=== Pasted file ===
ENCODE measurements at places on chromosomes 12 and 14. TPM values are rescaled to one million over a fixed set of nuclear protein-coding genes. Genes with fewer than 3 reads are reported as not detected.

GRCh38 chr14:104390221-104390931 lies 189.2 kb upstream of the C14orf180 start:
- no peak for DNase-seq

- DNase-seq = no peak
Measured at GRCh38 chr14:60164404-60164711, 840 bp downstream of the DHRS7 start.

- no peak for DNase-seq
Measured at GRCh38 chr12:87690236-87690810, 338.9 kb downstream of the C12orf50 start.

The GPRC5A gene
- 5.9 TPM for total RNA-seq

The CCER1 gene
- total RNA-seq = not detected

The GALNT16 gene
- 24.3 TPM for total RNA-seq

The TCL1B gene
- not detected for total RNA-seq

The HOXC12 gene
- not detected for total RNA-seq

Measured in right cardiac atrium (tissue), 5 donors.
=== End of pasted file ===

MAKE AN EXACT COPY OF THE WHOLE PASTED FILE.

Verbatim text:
ENCODE measurements at places on chromosomes 12 and 14. TPM values are rescaled to one million over a fixed set of nuclear protein-coding genes. Genes with fewer than 3 reads are reported as not detected.

GRCh38 chr14:104390221-104390931 lies 189.2 kb upstream of the C14orf180 start:
- no peak for DNase-seq

- DNase-seq = no peak
Measured at GRCh38 chr14:60164404-60164711, 840 bp downstream of the DHRS7 start.

- no peak for DNase-seq
Measured at GRCh38 chr12:87690236-87690810, 338.9 kb downstream of the C12orf50 start.

The GPRC5A gene
- 5.9 TPM for total RNA-seq

The CCER1 gene
- total RNA-seq = not detected

The GALNT16 gene
- 24.3 TPM for total RNA-seq

The TCL1B gene
- not detected for total RNA-seq

The HOXC12 gene
- not detected for total RNA-seq

Measured in right cardiac atrium (tissue), 5 donors.